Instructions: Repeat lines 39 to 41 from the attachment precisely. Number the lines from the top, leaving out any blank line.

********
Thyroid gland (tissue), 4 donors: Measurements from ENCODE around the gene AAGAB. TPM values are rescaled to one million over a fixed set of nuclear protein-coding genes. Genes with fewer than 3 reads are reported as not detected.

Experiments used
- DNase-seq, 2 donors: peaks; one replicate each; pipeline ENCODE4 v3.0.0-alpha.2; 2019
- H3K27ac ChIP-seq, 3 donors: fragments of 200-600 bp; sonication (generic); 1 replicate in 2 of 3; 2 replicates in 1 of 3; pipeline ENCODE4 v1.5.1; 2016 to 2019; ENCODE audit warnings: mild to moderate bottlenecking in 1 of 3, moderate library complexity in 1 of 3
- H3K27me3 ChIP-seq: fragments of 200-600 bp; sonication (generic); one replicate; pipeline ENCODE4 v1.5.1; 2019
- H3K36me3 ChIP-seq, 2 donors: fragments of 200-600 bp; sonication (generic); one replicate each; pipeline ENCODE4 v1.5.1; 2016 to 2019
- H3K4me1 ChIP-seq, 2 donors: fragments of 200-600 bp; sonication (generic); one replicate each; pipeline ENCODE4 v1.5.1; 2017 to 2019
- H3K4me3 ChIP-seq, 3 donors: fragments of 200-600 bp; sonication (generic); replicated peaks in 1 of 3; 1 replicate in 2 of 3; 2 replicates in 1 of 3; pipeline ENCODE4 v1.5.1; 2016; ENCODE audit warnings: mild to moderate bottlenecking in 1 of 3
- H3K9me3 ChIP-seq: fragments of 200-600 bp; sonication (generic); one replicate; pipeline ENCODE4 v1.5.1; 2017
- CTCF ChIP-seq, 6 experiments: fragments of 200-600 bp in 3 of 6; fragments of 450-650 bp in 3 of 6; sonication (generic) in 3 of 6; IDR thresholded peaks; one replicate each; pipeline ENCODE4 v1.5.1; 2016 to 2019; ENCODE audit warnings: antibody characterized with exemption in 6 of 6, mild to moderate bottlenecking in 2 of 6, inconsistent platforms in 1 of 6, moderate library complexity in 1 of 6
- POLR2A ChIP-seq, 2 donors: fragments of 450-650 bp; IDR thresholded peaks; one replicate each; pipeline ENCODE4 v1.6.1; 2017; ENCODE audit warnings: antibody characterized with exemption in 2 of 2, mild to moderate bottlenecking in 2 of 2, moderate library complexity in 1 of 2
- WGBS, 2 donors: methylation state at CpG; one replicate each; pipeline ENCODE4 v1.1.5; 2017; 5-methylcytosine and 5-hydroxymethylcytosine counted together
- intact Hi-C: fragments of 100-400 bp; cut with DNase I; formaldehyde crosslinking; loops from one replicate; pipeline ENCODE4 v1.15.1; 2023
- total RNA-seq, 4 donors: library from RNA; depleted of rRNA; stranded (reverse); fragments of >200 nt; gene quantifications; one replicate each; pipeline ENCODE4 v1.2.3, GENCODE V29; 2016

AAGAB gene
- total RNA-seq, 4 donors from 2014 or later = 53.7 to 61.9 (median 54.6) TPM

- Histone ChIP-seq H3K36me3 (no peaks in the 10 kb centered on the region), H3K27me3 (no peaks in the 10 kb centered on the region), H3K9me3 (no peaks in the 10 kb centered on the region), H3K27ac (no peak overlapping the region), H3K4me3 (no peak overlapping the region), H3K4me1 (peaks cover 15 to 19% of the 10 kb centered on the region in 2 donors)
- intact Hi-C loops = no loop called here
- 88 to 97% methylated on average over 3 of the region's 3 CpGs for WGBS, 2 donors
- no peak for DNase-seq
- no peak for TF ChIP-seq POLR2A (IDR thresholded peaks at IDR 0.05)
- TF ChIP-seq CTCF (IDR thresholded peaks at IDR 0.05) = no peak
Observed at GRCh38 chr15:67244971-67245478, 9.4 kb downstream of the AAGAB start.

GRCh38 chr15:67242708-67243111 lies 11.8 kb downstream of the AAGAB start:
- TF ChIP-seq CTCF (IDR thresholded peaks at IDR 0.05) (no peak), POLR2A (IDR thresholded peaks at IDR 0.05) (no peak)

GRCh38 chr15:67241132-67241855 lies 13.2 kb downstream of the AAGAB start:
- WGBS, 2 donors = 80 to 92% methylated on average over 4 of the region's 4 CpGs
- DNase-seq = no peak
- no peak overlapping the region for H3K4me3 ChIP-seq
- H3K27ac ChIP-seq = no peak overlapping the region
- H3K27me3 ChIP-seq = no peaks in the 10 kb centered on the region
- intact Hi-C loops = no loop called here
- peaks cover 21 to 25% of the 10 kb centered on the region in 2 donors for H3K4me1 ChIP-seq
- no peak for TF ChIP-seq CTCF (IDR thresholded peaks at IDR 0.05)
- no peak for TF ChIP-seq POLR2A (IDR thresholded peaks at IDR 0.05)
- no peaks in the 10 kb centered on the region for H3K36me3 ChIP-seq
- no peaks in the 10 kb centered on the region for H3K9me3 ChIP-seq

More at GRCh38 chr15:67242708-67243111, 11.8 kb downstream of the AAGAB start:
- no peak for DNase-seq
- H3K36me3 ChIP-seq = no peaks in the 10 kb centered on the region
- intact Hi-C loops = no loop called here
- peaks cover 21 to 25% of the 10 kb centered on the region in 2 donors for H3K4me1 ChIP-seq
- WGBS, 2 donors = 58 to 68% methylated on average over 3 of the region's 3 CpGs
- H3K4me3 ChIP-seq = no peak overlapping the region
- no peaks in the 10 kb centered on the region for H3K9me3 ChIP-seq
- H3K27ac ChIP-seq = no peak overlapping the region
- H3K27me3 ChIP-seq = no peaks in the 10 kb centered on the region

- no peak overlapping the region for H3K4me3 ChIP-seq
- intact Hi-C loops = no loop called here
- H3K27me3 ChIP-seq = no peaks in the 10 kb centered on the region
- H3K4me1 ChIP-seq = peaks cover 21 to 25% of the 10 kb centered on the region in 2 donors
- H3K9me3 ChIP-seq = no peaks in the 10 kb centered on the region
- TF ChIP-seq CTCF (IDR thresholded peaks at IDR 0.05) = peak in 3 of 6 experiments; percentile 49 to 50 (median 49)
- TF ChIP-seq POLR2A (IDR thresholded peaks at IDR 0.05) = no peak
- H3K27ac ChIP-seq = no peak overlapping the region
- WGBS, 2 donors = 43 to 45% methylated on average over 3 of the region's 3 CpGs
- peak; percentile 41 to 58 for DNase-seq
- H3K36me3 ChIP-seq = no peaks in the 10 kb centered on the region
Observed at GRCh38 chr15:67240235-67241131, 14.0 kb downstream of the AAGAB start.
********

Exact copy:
- no peak for DNase-seq
- H3K36me3 ChIP-seq = no peaks in the 10 kb centered on the region
- intact Hi-C loops = no loop called here